The Social Security Administration (SSA) maintains the most complete federal database of individuals who are reported to have died. However, only a small number of federal agencies have access to this official list, and most federal agencies rely on a slimmed down, incomplete and less timely version of the death information. In addition, most Inspectors General lack access to the complete death information. As a result, many federal agencies make erroneous payments to people who are actually deceased.
“This should be a no-brainer: One of the easiest ways we can cut down on government waste, fraud, and abuse is by stopping fraudulent payments made to deceased people,” said Sen. Warner. “The federal government has the responsibility to be a good steward of taxpayer money, and this legislation will help us improve the nation’s fiscal health by saving taxpayers millions of dollars lost to bureaucratic oversight.”
The SSA Office of the Inspector General reported that in 2015, according to the agency’s own records, there were 6.5 million people who have active Social Security numbers who are 112 years of age or older. In reality, there are only a few dozen people known to be that old in the entire world. The Internal Revenue Service (IRS) estimated that it paid $239 million in “suspect” tax refunds in 2016.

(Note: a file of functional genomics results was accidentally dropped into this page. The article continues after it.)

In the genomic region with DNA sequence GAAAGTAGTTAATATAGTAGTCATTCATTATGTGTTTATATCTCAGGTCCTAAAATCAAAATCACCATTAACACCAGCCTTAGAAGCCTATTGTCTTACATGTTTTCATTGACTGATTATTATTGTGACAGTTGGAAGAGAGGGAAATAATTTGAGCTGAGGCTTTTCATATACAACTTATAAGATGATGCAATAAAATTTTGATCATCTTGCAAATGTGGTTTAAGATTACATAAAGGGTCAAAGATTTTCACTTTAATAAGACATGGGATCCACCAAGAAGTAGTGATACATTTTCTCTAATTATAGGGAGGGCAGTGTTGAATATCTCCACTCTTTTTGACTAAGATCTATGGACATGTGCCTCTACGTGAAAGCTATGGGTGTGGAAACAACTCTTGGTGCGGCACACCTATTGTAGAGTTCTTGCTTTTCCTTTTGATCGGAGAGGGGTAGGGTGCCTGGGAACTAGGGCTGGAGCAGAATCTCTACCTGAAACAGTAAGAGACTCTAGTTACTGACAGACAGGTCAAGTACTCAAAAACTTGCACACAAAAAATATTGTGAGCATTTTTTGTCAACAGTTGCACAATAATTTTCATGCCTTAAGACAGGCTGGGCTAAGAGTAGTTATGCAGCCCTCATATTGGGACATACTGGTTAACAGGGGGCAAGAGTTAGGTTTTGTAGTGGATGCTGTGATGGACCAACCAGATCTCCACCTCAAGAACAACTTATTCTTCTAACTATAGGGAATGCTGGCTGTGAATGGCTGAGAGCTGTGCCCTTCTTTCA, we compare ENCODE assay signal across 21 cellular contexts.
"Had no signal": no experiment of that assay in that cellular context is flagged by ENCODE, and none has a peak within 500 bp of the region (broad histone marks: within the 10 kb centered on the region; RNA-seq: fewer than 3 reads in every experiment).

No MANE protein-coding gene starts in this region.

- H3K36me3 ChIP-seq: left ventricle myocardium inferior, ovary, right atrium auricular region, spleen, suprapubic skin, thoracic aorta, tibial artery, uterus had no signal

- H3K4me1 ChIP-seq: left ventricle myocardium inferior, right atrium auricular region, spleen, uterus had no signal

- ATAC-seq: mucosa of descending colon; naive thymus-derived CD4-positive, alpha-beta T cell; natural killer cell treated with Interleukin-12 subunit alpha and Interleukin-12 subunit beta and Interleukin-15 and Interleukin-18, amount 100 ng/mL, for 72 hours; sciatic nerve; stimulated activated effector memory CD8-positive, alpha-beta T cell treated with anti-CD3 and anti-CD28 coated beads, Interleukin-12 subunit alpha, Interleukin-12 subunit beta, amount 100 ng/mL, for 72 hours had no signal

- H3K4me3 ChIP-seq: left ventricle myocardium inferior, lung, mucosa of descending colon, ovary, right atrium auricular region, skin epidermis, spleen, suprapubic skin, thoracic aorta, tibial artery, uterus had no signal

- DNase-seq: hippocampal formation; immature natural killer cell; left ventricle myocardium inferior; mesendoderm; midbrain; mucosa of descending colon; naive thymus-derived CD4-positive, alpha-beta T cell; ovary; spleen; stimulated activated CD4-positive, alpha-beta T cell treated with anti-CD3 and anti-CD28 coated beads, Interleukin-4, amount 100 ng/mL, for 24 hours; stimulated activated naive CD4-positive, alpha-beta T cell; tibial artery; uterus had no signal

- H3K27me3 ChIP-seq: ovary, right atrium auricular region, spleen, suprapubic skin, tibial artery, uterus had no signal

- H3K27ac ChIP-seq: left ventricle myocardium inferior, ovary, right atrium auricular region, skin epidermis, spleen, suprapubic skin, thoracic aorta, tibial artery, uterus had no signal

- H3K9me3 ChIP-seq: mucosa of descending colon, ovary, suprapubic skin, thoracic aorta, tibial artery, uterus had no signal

Key provisions in the bill include:
- Allowing Federal Agencies Access to the Complete Death Database. Under current law, only federal agencies that directly manage programs making beneficiary payments have access to complete death data. The Act allows all appropriate federal agencies to have access to the complete death data for program integrity purposes, as well as other needs such as public safety and health.
- Requiring Use of Death Data to Curb Improper Payments. The Act would require that federal agencies make appropriate use of the death data in order to curb improper payments.
- Improving the Death Data. The legislation would establish procedures to ensure more accurate death data. For example, the bill requires the SSA to screen for “extremely elderly” individuals. This is in response to a 2015 Inspector General Report that identified 6.5 million individuals currently listed as being older than 112 years of age as still alive.
In addition to Sen. Warner, the Stopping Improper Payments to Deceased People Act was introduced by Sens. Tom Carper (D-DE), John Kennedy (R-LA), Claire McCaskill (D-MO), Gary Peters (D-MI). Reps. Cheri Bustos (D-IL) and Greg Gianforte (R-MT) introduced a companion bill in the House of Representatives. Similar legislation was introduced in the 114th Congress.